Jul
24

Root canal

By
A map of Venice by Joan Blaeu (1596 - 1673), official cartographer of the Dutch East India Company. I realize that Jacopo de' Barbari's bird's-eye view of Venice (1500) is more famous, but this version is just as full of insane detail. In fact, I think the watercolors are a great help.

A map of Venice by Joan Blaeu (1596 – 1673), official cartographer of the Dutch East India Company. I realize that Jacopo de’ Barbari’s bird’s-eye view of Venice (1500) is more famous, but this version is just as full of insane detail. In fact, I think the watercolors are a great help.

A reader whose brain is no less sharp than his eyes has written to query (fancy word for “question”) a point I made concerning the provenance of Viale Garibaldi.

He was skeptical concerning my statement that the viale had once been a canal, despite the painting by Canaletto which I presented as evidence.  And he referred to three sources which, while not conclusive, did dim the lights on what I had thought was pretty clear.

Naturally, being questioned brought me up short, but it was a fine excuse to do some research of my own.  I enjoy this because it means I’m acquiring, if only briefly, big topheavy loads of knowledge, and that’s just about my favorite thing.  When I was little they would have had to send out the rescue squad — if anybody had noticed — to pull me safely from the pages of the encyclopedia, where I would float for hours, drifting from one unexpected thing to another.

The ease of being able now to paddle along the Interweb, as a friend calls it, means that I can be lost for more time than ever before, clicking my way through people, battles, cities, works of art, plants, styles of architecture, titles of neorealistic films, and if I pause for breath, seeing what Wikipedia entries look like in some extraordinary language like Frysk.  May its tribe increase.

Here’s a philosophical puzzle:  Was I seeking information in an effort to prove myself right?  Or was I trying to prove him wrong?  In the great scheme of things, they aren’t exactly the same, though probably the pleasure one feels at being right isn’t one of those pristine emotions enjoyed by spiritual mystics, but is given an agreeable little zing by the fact that your questioner was wrong.  After all, if a person is right in the forest, and there’s nobody there to hear…. Well, let’s move on.

A cropped section of the view shows the location as it was just before Canaletto's day.  Although the proportions seem to be a little hinky, there is no denying that the churches painted by Canaletto were facing the Bacino of San Marco.  The thrill of new knowledge is only slightly muted by the effort to see the city as they saw it.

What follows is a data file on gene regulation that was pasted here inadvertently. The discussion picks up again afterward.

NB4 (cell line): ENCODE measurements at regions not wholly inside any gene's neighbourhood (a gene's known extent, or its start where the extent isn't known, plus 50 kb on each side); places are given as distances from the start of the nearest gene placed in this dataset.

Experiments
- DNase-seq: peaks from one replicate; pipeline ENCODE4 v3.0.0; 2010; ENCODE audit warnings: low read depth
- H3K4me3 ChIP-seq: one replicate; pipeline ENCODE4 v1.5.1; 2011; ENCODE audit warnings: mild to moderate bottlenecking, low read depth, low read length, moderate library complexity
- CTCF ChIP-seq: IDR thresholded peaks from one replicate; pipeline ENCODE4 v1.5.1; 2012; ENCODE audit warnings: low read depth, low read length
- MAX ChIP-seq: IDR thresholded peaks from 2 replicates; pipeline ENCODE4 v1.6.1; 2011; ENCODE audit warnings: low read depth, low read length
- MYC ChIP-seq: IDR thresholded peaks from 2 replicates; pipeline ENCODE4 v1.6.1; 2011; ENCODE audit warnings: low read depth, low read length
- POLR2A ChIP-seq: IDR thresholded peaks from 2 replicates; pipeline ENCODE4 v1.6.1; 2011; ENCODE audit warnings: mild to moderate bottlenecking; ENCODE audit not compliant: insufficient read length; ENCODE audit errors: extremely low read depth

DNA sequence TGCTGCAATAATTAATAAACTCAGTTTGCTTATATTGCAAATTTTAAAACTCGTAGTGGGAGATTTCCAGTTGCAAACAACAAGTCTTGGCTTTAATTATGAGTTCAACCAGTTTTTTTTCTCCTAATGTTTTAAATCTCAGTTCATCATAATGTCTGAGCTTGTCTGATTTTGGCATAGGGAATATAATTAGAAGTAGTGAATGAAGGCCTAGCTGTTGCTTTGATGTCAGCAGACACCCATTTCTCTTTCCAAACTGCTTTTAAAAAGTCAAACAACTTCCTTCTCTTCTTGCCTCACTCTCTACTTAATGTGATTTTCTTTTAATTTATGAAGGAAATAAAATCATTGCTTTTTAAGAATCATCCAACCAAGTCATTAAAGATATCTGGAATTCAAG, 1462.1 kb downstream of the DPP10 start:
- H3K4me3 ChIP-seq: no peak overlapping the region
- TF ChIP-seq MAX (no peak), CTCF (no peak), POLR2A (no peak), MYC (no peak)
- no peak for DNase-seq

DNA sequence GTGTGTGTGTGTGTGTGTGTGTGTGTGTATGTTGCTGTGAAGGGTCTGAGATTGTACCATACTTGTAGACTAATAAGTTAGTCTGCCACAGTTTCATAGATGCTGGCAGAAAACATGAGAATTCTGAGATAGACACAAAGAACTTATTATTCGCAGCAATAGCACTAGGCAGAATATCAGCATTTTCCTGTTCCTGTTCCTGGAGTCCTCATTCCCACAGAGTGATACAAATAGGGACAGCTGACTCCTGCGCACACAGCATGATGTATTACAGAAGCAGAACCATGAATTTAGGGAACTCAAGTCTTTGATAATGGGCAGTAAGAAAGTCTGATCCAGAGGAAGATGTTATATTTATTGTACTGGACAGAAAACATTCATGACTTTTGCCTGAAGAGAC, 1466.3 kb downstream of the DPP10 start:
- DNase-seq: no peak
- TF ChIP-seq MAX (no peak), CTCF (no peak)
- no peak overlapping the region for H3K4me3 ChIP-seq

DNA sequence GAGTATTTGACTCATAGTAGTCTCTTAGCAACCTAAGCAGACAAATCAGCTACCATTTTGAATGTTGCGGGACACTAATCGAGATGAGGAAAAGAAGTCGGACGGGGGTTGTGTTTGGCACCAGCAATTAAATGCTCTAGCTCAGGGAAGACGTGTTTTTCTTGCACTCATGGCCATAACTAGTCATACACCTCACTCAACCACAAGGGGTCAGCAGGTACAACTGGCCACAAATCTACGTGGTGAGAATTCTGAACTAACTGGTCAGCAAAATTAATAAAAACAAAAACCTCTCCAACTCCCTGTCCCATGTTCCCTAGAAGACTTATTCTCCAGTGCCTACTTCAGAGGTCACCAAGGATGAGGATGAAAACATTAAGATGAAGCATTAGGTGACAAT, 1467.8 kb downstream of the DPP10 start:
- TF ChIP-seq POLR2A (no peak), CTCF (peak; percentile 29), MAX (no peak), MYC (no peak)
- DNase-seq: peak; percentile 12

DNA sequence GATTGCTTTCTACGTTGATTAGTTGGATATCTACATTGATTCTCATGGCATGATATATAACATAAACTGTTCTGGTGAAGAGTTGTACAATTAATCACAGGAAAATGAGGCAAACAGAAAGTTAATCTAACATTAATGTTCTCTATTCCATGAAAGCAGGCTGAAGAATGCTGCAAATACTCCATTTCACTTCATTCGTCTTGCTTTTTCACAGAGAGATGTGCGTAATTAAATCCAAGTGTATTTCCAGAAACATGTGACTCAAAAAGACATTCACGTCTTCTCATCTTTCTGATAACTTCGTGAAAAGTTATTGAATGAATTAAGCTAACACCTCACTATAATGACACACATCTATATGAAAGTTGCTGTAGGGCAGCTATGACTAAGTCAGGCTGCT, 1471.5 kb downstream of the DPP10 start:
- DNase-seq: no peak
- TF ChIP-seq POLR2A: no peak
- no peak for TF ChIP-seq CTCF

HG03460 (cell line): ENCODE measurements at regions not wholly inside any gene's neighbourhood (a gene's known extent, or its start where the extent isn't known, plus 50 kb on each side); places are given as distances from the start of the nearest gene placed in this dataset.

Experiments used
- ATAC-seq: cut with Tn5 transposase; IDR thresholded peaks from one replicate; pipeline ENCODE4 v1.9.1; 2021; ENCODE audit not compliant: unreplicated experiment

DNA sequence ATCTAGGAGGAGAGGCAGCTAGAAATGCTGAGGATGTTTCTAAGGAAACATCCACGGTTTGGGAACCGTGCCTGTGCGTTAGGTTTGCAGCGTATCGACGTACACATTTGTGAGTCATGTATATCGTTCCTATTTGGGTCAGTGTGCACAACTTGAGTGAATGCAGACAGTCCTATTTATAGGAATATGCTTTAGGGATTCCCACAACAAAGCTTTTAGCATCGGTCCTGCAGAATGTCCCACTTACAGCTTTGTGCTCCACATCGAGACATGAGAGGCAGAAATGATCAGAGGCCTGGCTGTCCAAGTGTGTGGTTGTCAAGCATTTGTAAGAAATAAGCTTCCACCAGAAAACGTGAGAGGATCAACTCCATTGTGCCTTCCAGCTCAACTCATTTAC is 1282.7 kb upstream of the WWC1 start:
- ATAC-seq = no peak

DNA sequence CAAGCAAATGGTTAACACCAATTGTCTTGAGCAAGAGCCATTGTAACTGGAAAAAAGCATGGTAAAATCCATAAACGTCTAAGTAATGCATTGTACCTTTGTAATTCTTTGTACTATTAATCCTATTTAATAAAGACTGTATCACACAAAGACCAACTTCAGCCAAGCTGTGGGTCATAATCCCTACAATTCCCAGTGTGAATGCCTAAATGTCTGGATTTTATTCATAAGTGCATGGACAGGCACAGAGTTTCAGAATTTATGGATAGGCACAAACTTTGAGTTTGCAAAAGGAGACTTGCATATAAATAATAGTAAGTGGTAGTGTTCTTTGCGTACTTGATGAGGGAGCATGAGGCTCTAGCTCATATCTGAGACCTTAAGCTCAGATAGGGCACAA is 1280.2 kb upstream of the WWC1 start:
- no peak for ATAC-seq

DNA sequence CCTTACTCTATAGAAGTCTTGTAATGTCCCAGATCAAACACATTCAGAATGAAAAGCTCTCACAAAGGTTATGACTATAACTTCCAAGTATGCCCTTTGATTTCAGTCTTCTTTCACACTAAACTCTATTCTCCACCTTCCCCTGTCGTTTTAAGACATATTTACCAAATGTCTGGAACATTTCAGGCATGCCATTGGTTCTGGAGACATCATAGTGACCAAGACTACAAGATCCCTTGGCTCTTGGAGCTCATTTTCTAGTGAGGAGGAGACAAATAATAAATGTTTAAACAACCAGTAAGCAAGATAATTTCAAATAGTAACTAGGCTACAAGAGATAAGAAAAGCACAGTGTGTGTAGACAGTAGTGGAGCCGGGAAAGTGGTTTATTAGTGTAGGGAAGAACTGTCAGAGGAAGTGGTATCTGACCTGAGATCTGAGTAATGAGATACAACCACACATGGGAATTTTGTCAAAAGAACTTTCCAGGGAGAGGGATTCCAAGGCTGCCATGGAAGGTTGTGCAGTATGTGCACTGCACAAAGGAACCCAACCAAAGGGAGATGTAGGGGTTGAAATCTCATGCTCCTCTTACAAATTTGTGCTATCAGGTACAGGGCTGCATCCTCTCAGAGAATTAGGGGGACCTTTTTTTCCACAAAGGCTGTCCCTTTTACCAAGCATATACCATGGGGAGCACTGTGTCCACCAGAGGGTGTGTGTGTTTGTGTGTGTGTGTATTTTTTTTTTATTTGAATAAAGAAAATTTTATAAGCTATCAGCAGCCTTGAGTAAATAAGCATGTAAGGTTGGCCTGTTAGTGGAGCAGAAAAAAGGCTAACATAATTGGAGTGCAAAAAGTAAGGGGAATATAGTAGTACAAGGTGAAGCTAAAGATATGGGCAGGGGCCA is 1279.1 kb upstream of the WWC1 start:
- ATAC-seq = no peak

A cropped section of the view shows the location as it was just before Canaletto’s day. Although the proportions seem to be a little hinky, there is no denying that the churches painted by Canaletto were facing toward the Bacino of San Marco. And what is now Viale Garibaldi was occupied by a stretch of pavement with steps going down into the water, as he so clearly portrayed.  The thrill of new knowledge is only slightly muted by the effort now to erase what I see every day and try to see the city as they saw it.

I was wrong. Viale Garibaldi wasn’t born as a canal, it was a riva (embankment with steps) facing the Bacino of San Marco.  And while it doesn’t give me much satisfaction to be seen as having purveyed likelihood as certainty, this has been a useful reminder to check anything I write before I hit “Fly, little birdie, fly!” and off soars my prose.

So although the time involved in this effort has only shortened my infinite to-do list has exactly one item so far, I can say the day has not been wasted.

 

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Categories : History

Comments

  1. Kathy Maher says:

    Having fact-checked your prose for National Geographic, I can confirm that on the rare occasions when you were wrong, there were usually extenuating circumstances, such as interviewees who obfuscated the facts. Few authors cared more for the written word (and accuracy) than you did. Brava, Erla!

  2. Gail DeLeon says:

    I’ve enjoyed every post for the information, photographs, wit, and humor. Never know what’s coming around the bend. No title could be more appropriate than “Root Canal” for this one.

    Thank you, write on!